The National Center for Transgender Equality and the National Gay and Lesbian Task Force have just released the results of a groundbreaking new study–“Injustice at Every Turn: A Report of the National Transgender Discrimination Survey.” The study surveyed 6,450 transgender and gender non-conforming people from all 50 states and the District of Columbia, Puerto Rico, Guam, and the U.S. Virgin Islands. The key findings of the study reveal that transgender and gender non-conforming Americans “face injustice at every turn.”
From their childhood homes to their schools to their doctors—survey respondents experienced discrimination at staggering rates. 78% of respondents who expressed a transgender identity or gender non-conformity while in school experienced harassment; 35% were victim of physical assault.
Transgender and gender non-conforming Americans often find themselves at risk in employment situations. An astonishingly high percentage (90%) of respondents reported having faced harassment, mistreatment, or discrimination on the job while 26% lost a job as a result of their gender identity or gender non-conformity. Survey respondents experienced unemployment at twice the rate of the general population, with rates for people of color reaching up to four times the national rate. 16% of respondents had been compelled to work in the underground economy for income (such as doing sex work or selling drugs).
Housing is another area where transgender and gender non-conforming people face difficulty. One-fifth of survey respondents experienced homelessness at some point in their lives while 2% were currently homeless. Respondents who have experienced homelessness were highly vulnerable to mistreatment in public settings, police abuse, and negative health outcomes. In fact, 22% of respondents who have interacted with police reported harassment, with much higher rates reported by people of color, and 46% reported being uncomfortable seeking police assistance.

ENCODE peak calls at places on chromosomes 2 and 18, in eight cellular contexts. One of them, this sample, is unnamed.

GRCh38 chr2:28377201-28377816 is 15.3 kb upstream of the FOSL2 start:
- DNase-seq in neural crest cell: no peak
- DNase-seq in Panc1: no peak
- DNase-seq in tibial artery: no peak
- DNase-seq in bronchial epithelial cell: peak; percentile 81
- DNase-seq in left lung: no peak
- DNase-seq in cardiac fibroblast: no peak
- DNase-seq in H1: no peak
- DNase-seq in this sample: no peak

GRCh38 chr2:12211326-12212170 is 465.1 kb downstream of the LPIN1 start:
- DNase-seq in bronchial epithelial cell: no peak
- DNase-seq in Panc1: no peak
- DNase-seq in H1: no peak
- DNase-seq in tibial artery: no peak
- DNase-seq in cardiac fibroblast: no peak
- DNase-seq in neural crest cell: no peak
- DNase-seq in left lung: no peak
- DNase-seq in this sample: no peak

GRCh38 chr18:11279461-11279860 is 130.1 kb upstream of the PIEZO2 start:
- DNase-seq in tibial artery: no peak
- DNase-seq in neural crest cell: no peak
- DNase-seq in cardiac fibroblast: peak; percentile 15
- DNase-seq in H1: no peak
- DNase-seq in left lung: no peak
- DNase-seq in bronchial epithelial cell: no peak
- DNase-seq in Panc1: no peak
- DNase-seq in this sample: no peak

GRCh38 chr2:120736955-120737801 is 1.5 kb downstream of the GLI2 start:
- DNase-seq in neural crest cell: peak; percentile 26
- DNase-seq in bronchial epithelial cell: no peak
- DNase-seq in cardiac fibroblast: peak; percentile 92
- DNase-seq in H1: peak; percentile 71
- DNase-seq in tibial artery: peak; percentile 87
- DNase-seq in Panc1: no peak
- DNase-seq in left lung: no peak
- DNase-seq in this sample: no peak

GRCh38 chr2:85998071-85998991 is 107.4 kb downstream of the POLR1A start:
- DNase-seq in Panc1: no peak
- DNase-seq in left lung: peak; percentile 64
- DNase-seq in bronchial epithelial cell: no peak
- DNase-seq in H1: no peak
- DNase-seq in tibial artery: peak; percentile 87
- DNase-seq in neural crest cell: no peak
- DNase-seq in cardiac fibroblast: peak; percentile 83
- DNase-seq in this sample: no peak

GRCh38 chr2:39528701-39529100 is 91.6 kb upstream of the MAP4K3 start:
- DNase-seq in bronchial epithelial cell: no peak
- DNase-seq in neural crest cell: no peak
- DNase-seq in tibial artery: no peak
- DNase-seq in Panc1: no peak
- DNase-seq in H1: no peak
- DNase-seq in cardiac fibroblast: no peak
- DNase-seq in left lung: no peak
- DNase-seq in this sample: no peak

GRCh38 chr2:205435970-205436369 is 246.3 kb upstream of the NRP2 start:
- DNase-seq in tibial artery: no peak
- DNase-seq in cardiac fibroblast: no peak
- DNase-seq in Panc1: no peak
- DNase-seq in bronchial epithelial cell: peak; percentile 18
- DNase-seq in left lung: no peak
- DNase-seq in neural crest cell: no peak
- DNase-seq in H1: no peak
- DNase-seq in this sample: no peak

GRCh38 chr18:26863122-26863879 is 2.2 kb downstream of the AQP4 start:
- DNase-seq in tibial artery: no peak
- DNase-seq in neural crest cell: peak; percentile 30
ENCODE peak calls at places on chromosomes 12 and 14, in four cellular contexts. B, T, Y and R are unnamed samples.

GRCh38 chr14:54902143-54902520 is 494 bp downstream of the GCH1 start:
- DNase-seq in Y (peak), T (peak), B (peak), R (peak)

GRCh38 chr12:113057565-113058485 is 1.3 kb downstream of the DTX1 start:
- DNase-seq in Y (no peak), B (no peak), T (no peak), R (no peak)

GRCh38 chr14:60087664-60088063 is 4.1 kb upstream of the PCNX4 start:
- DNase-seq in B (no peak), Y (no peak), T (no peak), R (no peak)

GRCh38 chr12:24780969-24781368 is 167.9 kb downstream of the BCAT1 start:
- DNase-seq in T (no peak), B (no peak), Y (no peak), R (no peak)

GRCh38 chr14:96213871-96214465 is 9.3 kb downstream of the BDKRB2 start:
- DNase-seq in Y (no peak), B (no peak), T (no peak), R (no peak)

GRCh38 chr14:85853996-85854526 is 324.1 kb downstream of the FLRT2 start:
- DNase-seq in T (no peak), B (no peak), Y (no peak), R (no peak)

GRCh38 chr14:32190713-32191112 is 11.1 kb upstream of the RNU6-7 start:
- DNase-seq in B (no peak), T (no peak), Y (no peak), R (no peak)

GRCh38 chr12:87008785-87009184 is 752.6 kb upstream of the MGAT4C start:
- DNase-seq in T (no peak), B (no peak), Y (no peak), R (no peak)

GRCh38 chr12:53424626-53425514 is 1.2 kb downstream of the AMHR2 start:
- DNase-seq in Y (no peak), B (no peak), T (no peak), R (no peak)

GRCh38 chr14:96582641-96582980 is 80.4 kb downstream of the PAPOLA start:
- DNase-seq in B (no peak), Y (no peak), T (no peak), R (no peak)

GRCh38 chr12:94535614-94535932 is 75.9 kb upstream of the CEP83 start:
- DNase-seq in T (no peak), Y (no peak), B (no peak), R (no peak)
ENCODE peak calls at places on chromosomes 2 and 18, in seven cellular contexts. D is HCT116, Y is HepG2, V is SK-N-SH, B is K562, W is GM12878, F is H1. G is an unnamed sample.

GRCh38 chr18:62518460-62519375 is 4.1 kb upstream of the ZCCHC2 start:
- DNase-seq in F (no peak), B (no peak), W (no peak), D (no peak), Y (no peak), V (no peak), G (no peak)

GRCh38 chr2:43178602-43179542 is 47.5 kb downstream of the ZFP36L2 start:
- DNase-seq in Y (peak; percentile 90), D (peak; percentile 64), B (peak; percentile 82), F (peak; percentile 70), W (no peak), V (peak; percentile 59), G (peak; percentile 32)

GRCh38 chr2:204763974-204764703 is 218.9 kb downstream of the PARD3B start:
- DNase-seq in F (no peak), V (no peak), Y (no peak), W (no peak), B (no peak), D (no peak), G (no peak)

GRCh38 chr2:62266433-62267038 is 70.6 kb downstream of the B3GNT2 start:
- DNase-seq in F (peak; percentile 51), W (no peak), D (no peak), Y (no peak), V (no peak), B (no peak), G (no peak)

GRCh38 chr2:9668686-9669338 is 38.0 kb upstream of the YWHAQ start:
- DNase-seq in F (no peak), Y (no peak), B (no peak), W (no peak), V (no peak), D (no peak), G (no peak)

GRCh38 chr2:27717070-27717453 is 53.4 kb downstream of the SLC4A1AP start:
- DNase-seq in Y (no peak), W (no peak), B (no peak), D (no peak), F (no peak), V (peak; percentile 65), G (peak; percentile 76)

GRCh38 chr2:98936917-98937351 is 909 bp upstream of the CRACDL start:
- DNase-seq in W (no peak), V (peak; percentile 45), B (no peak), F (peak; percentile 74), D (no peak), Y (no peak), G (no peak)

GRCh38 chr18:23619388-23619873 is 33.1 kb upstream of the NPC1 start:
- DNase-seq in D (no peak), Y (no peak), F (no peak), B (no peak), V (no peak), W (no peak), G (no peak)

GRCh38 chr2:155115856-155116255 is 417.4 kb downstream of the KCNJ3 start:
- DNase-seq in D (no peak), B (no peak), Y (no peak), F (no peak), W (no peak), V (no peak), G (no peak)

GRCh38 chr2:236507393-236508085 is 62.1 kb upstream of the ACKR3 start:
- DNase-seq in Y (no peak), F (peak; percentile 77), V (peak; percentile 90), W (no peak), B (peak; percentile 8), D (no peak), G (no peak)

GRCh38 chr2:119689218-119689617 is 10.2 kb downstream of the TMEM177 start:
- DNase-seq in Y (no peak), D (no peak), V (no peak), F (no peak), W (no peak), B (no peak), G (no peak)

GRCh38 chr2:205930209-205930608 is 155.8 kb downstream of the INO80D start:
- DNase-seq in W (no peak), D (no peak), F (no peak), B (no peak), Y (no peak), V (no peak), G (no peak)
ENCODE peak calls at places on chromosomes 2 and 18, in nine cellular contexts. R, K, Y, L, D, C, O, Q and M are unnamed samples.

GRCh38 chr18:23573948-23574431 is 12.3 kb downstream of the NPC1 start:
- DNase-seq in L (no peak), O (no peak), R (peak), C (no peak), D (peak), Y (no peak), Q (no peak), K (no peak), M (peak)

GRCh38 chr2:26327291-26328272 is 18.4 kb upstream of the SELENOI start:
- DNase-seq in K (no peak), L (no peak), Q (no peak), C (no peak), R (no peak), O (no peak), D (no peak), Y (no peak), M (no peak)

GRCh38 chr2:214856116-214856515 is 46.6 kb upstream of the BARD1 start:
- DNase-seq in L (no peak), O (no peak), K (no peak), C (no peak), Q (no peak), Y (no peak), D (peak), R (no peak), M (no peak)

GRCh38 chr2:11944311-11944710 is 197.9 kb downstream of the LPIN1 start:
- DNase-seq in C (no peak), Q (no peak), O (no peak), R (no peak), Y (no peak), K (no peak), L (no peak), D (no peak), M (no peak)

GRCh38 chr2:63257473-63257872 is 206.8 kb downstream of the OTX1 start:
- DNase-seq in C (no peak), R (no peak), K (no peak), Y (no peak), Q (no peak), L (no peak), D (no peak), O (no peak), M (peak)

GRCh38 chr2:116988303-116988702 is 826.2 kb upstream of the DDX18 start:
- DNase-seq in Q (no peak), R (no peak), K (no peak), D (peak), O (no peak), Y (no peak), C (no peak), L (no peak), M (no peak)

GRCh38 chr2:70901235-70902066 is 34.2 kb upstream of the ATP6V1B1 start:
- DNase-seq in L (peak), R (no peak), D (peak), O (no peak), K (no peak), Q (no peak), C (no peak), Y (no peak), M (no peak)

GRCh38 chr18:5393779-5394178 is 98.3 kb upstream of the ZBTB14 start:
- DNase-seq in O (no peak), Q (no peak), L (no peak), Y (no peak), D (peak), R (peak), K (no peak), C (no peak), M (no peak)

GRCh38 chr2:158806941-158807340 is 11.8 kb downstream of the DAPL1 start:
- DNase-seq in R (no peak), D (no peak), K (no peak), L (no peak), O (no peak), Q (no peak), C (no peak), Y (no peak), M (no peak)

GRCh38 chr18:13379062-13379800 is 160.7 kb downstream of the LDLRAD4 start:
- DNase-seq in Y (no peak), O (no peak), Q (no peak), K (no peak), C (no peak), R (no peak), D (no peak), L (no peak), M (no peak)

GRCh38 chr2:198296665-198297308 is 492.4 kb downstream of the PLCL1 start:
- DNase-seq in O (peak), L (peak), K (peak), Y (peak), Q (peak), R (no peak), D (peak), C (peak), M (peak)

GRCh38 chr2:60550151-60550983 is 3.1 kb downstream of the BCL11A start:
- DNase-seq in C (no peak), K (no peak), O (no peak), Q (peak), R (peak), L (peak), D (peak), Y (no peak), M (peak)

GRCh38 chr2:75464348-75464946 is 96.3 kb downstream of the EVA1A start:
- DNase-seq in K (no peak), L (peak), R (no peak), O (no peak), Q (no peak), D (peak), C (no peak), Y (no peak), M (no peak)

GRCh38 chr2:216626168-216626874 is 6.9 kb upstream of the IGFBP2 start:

Transgender and gender non-conforming Americans have unique health needs, and yet competent care is tough to find. 50% of survey respondents reported having to teach their medical providers about transgender care. 19% had been refused medical care due to their transgender or gender non-conforming status while 28% of respondents postponed medical care due to discrimination.
In the face of extensive institutional discrimination, family acceptance had a protective affect against many threats to well-being. 43% of respondents maintained most of their family bonds while 57% experienced significant family rejection. Those respondents who were accepted by their families were 17% less likely to experience homelessness, 8% less likely to perform sex work, and 19% less likely to attempt suicide.
The results of this study reveal a harsh reality: it is part of social and legal convention in the US to discriminate against, ridicule, and abuse transgender and gender non-conforming people within foundational institutions such as the family, schools, the workplace, and health care settings—every day. Not only does this report give us a true 360-degree view of the experiences of transgender and gender non-conforming Americans, it also calls us to action. We must work together—members of the LGBT community and allies—to eliminate the discrimination, harassment, and injustice that transgender people face, and we must begin now.